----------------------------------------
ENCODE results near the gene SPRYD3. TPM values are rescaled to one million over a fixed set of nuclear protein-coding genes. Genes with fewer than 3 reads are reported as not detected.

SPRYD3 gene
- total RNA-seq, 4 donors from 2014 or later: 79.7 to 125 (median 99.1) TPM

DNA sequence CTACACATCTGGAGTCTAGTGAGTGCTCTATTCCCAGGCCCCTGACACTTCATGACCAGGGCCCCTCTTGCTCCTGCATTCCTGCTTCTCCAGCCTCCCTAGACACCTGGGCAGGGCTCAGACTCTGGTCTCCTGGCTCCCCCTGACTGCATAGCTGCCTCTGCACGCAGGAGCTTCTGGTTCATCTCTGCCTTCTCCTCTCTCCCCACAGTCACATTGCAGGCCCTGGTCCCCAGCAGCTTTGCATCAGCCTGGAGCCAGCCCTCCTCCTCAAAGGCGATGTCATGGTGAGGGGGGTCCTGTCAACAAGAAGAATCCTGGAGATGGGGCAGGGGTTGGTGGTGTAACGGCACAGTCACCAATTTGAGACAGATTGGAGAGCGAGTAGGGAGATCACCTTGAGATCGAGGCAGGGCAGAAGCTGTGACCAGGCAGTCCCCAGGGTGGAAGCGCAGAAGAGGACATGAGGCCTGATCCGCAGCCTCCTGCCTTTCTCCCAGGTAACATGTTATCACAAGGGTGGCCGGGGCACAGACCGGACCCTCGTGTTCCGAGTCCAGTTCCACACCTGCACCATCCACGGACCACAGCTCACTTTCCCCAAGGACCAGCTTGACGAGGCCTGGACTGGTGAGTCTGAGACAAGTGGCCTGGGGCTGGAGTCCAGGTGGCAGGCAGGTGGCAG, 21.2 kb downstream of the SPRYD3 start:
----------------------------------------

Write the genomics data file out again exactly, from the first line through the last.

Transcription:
ENCODE results near the gene SPRYD3. TPM values are rescaled to one million over a fixed set of nuclear protein-coding genes. Genes with fewer than 3 reads are reported as not detected.

SPRYD3 gene
- total RNA-seq, 4 donors from 2014 or later: 79.7 to 125 (median 99.1) TPM

DNA sequence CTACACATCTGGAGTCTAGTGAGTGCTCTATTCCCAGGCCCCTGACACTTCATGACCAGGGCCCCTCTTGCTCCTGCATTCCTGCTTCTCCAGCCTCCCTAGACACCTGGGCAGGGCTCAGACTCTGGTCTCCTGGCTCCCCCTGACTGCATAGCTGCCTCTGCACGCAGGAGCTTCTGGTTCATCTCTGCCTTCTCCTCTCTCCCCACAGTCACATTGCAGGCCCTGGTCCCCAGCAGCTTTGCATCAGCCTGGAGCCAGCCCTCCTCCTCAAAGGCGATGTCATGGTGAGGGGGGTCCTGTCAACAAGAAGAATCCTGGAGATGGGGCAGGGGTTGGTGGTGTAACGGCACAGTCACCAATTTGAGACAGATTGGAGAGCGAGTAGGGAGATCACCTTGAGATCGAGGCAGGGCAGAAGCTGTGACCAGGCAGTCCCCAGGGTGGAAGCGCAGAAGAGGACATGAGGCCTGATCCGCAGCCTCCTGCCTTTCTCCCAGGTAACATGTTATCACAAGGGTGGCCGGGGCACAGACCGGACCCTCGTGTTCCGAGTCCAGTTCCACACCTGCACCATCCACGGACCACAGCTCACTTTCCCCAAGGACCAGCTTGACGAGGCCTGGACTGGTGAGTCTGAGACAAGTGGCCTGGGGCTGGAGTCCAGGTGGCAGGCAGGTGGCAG, 21.2 kb downstream of the SPRYD3 start: